US stocks rallied Tuesday on the back of encouraging economic data and positive quarterly earnings from retail giant Wal-Mart.
The Dow Jones Industrial Average was up 103.69 points (1.01 percent) to 10,405.70 at closing trade, ending a five-day losing streak.
The tech-rich Nasdaq composite index gained 27.57 points (1.26 percent) to 2,209.44, while the broader S&P 500 index rose 13.17 points (1.22 percent) at 1,092.55.
“We have had a nice rally… The market is erasing its five-day decline, and perhaps it has begun to stabilize,” said Peter Cardillo, chief market economist at Avalon Partners.
“The fact that Wal-Mart kept its sales intact bodes well with consumer spending,” he told AFP.
Tuesday’s trading opened following a string of cautiously positive data and earning reports, which injected some market enthusiasm after last week’s big losses on concerns about the recovery in the world’s largest economy.
The world’s largest retailer Wal-Mart reported a 2.8 percent rise in sales to 103 billion dollars in the second quarter, more than expected by analysts.
It also upgraded its yearly earnings forecast, but warned that the impact of the faltering economic recovery could hamper sales.
“The slow economic recovery will continue to affect our customers, and we expect they will remain cautious about spending,” said Wal-Mart CEO Mike Duke.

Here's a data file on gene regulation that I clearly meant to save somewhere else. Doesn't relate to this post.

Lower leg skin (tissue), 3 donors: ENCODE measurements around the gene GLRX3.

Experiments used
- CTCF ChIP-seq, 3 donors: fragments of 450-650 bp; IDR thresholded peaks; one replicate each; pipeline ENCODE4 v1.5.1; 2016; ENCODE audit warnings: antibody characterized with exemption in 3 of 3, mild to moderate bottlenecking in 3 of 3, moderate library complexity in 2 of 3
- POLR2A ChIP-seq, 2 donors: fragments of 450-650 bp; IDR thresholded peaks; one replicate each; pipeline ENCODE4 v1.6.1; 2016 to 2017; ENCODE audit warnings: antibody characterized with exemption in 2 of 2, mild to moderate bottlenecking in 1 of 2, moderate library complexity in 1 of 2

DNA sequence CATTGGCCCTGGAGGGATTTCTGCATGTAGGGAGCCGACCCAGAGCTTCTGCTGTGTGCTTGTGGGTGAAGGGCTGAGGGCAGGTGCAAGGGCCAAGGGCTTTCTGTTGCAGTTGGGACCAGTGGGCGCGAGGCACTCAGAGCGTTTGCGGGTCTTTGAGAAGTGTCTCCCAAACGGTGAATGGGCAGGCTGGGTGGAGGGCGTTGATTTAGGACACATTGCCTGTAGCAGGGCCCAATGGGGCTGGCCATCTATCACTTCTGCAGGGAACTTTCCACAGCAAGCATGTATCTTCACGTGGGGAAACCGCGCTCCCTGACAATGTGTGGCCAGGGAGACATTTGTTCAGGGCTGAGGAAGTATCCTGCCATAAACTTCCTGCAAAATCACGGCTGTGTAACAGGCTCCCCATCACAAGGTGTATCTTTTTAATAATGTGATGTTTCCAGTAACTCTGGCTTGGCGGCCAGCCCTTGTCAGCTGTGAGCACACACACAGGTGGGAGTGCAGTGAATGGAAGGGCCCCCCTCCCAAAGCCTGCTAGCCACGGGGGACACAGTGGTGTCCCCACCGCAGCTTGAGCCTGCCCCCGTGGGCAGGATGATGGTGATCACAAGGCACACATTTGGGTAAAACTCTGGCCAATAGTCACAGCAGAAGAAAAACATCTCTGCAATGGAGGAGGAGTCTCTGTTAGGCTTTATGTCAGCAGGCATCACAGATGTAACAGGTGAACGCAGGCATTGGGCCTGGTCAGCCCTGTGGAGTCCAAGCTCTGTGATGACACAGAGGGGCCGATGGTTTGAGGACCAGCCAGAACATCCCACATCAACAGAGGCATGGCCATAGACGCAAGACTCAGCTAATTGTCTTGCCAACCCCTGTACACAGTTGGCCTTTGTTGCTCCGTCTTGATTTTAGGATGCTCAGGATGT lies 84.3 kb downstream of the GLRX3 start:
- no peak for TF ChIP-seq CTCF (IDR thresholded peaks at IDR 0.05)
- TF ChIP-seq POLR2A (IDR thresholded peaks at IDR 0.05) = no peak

Home improvement chain Home Depot also reported a higher-than-expected quarterly net profit of 6.8 percent and increased its profit outlook.
Consumer spending is seen as the engine of the US economy.
The government also reported on Tuesday that construction of new homes in the US edged up in July by 1.7 percent but permits issued for future housing construction plunged.
The housing sector was at the epicenter of the financial crisis caused by a mortgage meltdown that plunged the world’s largest economy into recession in December 2007.
The US economy began growing again in the middle of last year but recovery has slowed lately, raising the prospect of a double-dip recession.
The Federal Reserve also reported a higher than expected 1.0 percent rise in industrial production in July on the back of auto manufacturing.
Monday’s stock indexes had ended mostly flat amid slow trading.
Among stocks in focus Tuesday, Wal-Mart was up 1.21 percent and Home Depot rose 3.40 percent while department store chain Nordtrom climbed 2.89 percent.
Shares of the world’s top fertilizer producer Potash shot up by more than 27 percent after it rejected a 38.6-billion-dollar-takeover bid by BHP Billiton.
The bond market was lower. The yield on the 10-year US Treasury bond was up to 2.645 percent from 2.575 percent Monday while that on the 30-year bond rose to 3.770 percent from 3.720 percent. Bond yield and prices move in opposite directions.